Do you know about the bald-headed blind man?
kohr-katchahl ghaboul yehss?
This is an ironic saying spoken at the time of the marriage ceremony. At the high point of the ceremony the bride and groom are crowned and their heads touch each other. The priest says to the groom “dehr ehss? – Are you the Lord or Master?” And to the bride he asks, “huhnazahnt ehss? – Are you obedient (to your husband)?” Obviously, they both answer yes.
The best man or anyone close to the bride and groom may say jokingly, “Do you know about the bald-headed blind man?” kohr-katchahl ghaboul yehss?” This is a Turkish saying that portrays the irony of a blind man who cannot see that he is bald. Similarly, the groom may not know that his bride will really be obedient to him in the future. At the marriage ceremony he can’t see into the future just as the bald man cannot see his bald head.
This was a humorous saying to evoke the fact that often the new bride is very obedient to her husband, but, as the years roll by she may use her wiles to make her husband obedient to her wishes.
The Armenian equivalent to the Turkish saying is “goueeyr jahghahdeen bahdmoutiounuh keedehss? – Do you know the story of the bald-headed blind man?”
I don’t like you, but I can’t live without you
kehz chem seerehr, ahratz kehzee chem uhlahr
Literally, this saying reads, “I don’t like you. Without you, I can’t exist.
Members of the same family or loved ones sometimes say this to each other. It implies that I may not like what you do or say, but I cannot live without you either because I love you or I need your material support.
The best pear was eaten by the bear
dahntzeen lahvuh ahrchuh goudeh
This saying is used to indicate that an unworthy person is getting married to a beautiful or desirable spouse.
I have four wives, One has a bad disposition…
I have four wives. One has a bad disposition, one has bad teeth, one’s leg is shorter than the other, one doesn’t know how to cook, and none of them have given birth to a son, therefore I am looking for another wife.
chohrss geen ounehm, ahratcheenuh vad puhnoutioun ounee, yehrgrrohtuh ahdahmnehr puhdatz ehn, yehroteen mehg dzounguh mouissehn gahrj eh, chohrotuh jahss ehpehl chee kidehr. votch megehl dughah yehrehkhah chee pehrahv. tahrtzyalh geen guh puhnduhrehm
The husband is no longer a young boy, nor the wife a young girl.
pehsahn dughah chee tahrnahr, hahrsuhn ahl aghcheek
Keep it (or him/her) to make pickles
bahheh vor tourshe (tuhtvadz) tuhnehs
This saying was used for parents who didn’t want to give their daughter to a suitable candidate or for a businessman who refused to sell his goods at a fair price. The Turkish word for pickle was tourshe. The correct Armenian word is tuhtvadz.
They are two halves of the same apple
Meg kntzoree ghes en
This proverb is used to show a remarkable resemblance between two persons.
May you grow old on the same pillow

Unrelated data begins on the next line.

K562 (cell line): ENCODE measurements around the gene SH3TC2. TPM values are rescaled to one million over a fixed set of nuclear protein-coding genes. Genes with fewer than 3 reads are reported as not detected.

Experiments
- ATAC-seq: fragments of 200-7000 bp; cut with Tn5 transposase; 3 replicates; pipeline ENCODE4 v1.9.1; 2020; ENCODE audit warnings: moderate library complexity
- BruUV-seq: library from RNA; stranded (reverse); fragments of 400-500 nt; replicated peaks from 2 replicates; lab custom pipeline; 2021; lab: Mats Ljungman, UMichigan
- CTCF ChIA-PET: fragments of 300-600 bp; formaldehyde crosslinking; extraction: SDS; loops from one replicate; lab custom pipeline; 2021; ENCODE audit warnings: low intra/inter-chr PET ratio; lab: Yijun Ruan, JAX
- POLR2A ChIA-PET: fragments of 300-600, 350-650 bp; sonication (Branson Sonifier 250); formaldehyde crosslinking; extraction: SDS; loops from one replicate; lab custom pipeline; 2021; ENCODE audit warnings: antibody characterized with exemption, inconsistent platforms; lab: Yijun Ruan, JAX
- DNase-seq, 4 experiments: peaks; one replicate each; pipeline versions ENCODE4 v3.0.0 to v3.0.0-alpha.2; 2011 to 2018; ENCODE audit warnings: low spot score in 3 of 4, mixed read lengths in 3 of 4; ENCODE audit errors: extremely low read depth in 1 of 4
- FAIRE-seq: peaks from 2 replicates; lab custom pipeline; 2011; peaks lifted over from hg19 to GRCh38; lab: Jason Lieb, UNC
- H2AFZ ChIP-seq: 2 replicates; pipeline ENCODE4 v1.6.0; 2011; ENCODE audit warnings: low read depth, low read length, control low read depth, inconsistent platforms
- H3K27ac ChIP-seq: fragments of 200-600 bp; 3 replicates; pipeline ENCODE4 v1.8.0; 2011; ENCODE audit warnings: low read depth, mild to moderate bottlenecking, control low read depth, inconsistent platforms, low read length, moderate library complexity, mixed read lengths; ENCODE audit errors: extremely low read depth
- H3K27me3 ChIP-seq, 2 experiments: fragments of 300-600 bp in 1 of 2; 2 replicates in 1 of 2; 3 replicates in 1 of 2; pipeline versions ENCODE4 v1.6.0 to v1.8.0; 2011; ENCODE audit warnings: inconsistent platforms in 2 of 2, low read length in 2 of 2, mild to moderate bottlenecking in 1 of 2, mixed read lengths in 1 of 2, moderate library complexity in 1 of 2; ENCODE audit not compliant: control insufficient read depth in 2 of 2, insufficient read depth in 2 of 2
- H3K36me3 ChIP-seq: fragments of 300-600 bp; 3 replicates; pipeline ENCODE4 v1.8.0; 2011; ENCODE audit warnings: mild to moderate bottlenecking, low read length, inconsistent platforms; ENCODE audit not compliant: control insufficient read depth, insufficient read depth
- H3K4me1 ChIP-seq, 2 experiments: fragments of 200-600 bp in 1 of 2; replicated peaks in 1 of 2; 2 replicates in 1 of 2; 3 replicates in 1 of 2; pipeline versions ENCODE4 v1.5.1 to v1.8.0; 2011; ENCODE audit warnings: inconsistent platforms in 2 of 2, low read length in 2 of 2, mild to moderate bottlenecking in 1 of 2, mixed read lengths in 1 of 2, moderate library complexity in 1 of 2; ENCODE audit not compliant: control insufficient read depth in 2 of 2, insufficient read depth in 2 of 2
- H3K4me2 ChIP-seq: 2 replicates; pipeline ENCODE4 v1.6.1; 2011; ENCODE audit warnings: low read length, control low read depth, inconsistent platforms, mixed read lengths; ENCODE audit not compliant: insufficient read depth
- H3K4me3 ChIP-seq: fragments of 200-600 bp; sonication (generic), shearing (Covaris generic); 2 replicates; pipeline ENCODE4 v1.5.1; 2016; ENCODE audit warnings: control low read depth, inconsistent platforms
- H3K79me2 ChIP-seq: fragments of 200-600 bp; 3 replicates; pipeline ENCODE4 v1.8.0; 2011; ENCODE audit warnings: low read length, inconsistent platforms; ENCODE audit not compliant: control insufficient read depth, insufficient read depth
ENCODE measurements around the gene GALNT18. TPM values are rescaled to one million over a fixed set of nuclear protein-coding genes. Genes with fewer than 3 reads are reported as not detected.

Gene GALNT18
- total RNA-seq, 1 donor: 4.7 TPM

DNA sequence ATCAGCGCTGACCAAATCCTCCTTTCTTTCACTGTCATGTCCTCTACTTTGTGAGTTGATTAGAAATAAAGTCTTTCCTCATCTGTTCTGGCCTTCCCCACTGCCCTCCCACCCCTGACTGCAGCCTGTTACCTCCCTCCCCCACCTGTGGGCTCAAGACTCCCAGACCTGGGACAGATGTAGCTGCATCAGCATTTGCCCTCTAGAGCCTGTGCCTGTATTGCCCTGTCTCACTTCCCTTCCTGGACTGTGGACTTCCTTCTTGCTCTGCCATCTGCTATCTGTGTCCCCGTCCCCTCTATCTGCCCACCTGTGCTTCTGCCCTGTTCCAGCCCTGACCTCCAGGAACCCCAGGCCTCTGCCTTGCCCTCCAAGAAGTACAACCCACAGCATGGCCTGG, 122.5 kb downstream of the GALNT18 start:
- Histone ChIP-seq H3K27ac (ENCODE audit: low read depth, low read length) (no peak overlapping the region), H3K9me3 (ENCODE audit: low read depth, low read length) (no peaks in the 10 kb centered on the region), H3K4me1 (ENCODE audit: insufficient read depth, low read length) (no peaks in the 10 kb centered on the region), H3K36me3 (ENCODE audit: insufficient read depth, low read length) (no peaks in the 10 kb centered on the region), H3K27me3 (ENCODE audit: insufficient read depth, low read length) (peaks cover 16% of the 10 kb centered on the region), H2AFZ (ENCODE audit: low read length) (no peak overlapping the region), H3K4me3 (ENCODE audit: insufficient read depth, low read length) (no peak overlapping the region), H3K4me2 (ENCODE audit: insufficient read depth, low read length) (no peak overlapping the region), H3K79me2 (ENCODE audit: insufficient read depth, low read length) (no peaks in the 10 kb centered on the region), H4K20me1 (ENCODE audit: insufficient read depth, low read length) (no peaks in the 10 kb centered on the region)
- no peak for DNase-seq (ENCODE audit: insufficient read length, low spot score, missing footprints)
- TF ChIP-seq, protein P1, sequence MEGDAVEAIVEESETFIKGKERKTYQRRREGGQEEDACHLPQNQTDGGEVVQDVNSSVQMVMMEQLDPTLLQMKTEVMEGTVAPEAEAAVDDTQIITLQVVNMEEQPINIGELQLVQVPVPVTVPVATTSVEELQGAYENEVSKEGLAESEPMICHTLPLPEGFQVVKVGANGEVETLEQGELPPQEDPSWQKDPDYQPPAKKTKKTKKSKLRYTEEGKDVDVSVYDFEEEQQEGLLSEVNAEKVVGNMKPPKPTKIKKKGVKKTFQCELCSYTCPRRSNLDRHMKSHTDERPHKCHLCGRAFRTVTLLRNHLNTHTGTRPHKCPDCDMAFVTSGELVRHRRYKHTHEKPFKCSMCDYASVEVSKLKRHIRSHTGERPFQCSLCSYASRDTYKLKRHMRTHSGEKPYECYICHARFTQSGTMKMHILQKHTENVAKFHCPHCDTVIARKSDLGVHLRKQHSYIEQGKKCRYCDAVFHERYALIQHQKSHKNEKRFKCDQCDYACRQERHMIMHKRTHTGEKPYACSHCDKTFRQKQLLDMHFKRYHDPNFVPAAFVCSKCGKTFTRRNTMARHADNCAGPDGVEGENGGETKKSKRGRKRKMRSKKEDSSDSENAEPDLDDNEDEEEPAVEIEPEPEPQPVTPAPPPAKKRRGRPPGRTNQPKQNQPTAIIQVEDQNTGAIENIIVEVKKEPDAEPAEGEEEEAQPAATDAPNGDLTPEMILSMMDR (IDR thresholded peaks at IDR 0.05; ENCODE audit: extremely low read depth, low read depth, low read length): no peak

Mehg partzee dzerahnak
When well wishing newlyweds one says, “May you grow old on the same pillow.” In other words, may you always remain together in affectionate intimacy. This is called a pari maghtahnk or good wish.
If you leave it up to your daughter, she will either marry the drummer or the zourna (a reed instrument) player.
Aghchuhgan gamkin vor toghouss, gam davouljin garneh gam zournahjin
Let the newly weds laugh, they don’t care what their crazy neighbor says or does
Hars ou pehsan togh khntahn, kev tuhrachtsheen kezi inch
First examine the mother before you marry the daughter
Arhrach moruh des, hedo aghchikuh ar
The mother will often give a hint what the daughter will become especially if the daughter is obedient to her mother.
During my stay in Paris I befriended an Armenian electrician named Arsene. He moved from Syria to France and developed a successful electrical repair business. He confided in me about his wife. She had tried to commit suicide several times and was nearly always forlorn. She had a drinking problem. Arsene had surprised her several times having affairs with strangers in his own house.
I asked him how it was that he married such a woman. Arsene related the story of his first encounter with her. He saw her sitting on a bar stool in a Parisian bar with a cigarette dangling from one corner of her lips. Her head was cocked toward the cigarette, whose smoke was rising into her eyes that were squinting from the smoke. Arsene said she reminded him of his dear grandmother who would sit at the kitchen table with her head cocked smoking a cigarette whose smoke made her eyes squint.
In amazement I said, “Is that the reason you married her?” Arsene replied that the image of her on the bar stool reminded him so much of his dear grandmother. He felt a natural attraction to her that led to marriage.
Arsene got all his signals scrambled that resulted in a tragedy. His poor wife finally did succeed in committing suicide. He later married his wife’s sister and the story continues. It is better to rely on the wisdom of the ancestors when it comes to choosing a wife.
“First examine the mother before you marry the daughter.”